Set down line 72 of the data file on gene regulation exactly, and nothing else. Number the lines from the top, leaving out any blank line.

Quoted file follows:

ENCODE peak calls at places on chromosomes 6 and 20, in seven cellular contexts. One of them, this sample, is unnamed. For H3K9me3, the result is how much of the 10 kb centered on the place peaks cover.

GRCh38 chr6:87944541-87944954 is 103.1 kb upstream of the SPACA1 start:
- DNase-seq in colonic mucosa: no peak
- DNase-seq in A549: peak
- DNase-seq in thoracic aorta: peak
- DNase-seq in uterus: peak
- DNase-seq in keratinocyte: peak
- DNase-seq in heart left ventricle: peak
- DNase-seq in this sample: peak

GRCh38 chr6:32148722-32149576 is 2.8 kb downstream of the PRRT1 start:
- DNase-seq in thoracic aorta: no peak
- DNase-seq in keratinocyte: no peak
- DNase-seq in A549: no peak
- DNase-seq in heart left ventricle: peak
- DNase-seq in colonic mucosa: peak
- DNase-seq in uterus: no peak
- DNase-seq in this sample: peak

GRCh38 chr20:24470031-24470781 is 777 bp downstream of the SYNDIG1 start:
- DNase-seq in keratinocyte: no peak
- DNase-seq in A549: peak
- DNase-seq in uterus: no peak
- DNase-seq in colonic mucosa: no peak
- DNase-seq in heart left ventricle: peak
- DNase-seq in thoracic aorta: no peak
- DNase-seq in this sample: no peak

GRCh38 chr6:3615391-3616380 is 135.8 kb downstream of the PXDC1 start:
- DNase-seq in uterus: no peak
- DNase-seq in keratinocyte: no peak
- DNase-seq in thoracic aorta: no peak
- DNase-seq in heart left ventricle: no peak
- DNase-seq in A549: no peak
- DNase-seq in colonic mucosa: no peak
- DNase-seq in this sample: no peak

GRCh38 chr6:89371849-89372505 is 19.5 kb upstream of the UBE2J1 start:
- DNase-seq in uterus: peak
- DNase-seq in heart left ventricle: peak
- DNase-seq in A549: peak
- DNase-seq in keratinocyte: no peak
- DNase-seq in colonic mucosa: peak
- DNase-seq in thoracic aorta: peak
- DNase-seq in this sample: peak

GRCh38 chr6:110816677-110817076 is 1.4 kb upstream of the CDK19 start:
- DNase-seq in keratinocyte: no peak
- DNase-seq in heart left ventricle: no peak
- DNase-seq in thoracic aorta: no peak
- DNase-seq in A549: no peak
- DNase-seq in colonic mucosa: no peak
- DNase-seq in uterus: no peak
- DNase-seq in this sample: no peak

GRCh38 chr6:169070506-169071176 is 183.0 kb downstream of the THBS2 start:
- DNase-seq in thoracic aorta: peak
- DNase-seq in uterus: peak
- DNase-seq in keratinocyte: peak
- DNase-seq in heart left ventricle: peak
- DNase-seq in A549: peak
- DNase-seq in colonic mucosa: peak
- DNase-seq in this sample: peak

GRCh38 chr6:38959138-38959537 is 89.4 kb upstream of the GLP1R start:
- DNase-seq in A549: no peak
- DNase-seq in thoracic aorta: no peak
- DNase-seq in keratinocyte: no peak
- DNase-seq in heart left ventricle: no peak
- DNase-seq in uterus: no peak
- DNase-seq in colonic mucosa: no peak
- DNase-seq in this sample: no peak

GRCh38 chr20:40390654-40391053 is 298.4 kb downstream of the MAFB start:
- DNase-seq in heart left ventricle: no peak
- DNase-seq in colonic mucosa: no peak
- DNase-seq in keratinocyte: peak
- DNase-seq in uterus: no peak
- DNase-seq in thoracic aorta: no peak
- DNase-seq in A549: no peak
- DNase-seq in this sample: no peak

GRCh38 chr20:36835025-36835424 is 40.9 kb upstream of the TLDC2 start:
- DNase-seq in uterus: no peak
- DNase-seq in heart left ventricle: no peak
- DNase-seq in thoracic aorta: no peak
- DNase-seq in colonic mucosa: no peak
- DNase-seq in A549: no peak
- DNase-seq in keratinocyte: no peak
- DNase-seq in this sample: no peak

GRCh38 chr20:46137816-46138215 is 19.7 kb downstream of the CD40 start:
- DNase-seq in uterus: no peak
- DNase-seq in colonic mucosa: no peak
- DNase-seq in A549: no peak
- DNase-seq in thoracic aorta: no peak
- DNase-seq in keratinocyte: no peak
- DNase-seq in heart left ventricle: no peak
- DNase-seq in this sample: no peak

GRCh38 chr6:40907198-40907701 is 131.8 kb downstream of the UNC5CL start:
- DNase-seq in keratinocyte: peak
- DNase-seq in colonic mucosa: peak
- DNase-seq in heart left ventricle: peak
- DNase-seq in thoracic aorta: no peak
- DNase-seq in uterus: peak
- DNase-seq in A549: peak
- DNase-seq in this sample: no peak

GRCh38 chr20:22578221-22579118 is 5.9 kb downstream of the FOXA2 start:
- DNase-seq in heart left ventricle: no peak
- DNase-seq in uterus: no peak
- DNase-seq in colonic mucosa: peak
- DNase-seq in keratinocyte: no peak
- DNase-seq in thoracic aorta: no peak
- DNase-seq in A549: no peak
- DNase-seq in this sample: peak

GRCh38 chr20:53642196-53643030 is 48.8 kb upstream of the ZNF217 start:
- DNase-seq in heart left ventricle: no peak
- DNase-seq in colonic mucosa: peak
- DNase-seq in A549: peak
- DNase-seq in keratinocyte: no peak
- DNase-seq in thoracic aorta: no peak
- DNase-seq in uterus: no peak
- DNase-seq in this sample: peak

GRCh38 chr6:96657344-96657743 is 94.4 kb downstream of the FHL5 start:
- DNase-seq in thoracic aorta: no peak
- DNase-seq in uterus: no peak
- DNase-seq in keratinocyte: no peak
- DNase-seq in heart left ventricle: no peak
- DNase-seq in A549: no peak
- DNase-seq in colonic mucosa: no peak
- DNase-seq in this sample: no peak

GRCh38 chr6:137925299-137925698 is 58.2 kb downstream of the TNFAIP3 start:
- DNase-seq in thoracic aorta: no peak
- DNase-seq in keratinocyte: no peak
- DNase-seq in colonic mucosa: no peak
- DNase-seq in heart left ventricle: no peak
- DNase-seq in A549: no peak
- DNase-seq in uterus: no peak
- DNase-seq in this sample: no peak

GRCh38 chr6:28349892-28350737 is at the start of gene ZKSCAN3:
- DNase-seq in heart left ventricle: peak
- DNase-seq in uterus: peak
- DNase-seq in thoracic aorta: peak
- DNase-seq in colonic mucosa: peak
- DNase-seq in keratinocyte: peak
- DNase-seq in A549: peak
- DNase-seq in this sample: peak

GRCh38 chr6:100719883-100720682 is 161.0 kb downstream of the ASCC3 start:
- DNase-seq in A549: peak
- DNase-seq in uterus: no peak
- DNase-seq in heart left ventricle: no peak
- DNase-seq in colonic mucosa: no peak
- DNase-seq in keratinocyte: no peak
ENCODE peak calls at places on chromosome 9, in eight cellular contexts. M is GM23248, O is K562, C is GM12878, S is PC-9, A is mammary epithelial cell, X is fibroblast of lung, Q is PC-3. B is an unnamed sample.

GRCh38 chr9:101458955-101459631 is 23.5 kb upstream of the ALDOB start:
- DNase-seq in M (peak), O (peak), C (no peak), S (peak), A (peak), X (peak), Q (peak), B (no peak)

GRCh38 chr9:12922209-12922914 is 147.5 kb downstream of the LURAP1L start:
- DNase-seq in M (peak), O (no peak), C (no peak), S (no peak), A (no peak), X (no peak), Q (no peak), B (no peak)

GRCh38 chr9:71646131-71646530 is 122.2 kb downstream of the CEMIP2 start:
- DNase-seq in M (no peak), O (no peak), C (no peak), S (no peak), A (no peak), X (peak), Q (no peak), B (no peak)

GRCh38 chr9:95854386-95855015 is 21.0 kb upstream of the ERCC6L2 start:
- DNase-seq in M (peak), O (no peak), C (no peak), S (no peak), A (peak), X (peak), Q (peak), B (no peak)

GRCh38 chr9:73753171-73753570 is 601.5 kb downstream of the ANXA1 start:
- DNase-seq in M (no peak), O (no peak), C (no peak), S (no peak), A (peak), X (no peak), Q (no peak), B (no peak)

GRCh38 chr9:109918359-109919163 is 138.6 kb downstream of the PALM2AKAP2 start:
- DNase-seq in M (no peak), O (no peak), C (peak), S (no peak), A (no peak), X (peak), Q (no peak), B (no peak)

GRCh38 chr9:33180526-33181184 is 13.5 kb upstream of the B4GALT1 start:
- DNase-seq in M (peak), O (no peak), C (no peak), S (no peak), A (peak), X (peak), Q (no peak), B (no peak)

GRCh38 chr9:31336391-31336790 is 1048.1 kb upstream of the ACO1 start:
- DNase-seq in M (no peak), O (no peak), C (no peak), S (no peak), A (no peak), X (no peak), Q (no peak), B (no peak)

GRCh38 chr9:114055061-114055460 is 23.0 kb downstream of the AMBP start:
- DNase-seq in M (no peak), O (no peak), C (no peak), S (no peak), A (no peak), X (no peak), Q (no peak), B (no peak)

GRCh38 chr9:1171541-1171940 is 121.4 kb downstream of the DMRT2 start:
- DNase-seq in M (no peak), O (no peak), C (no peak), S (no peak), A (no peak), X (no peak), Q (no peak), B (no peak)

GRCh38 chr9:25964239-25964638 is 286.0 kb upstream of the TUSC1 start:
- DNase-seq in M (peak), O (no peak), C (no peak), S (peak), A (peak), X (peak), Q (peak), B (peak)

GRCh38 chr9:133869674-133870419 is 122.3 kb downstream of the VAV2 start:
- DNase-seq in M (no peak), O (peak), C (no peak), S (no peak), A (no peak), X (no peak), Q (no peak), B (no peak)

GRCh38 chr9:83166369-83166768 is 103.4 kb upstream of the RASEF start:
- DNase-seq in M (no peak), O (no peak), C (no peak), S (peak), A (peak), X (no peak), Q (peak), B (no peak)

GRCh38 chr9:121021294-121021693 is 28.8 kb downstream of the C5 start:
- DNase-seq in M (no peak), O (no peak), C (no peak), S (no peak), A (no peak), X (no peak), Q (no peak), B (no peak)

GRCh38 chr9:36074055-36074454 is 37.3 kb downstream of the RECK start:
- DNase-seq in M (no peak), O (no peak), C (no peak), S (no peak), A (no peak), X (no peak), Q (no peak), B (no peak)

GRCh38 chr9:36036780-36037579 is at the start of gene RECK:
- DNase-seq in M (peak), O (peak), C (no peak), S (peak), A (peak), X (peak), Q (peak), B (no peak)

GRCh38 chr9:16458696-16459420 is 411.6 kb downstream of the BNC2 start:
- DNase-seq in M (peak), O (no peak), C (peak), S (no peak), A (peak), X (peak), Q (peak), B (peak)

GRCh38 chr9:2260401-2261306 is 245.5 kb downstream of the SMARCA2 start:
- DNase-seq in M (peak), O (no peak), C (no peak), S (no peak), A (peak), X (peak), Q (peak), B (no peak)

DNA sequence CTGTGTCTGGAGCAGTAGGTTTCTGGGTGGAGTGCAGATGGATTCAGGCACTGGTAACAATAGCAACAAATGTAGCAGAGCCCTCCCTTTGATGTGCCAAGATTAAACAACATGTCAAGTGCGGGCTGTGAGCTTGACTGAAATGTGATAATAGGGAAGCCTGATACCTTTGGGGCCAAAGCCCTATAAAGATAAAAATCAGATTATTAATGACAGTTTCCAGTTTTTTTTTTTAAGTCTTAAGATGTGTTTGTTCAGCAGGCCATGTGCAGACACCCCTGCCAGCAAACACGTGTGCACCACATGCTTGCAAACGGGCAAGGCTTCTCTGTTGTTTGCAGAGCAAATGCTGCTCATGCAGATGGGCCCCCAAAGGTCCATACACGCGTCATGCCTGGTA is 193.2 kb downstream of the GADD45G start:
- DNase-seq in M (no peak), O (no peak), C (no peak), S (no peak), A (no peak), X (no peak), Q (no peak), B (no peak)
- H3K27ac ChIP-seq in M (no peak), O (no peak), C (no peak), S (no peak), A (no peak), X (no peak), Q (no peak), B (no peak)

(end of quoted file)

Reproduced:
- DNase-seq in A549: no peak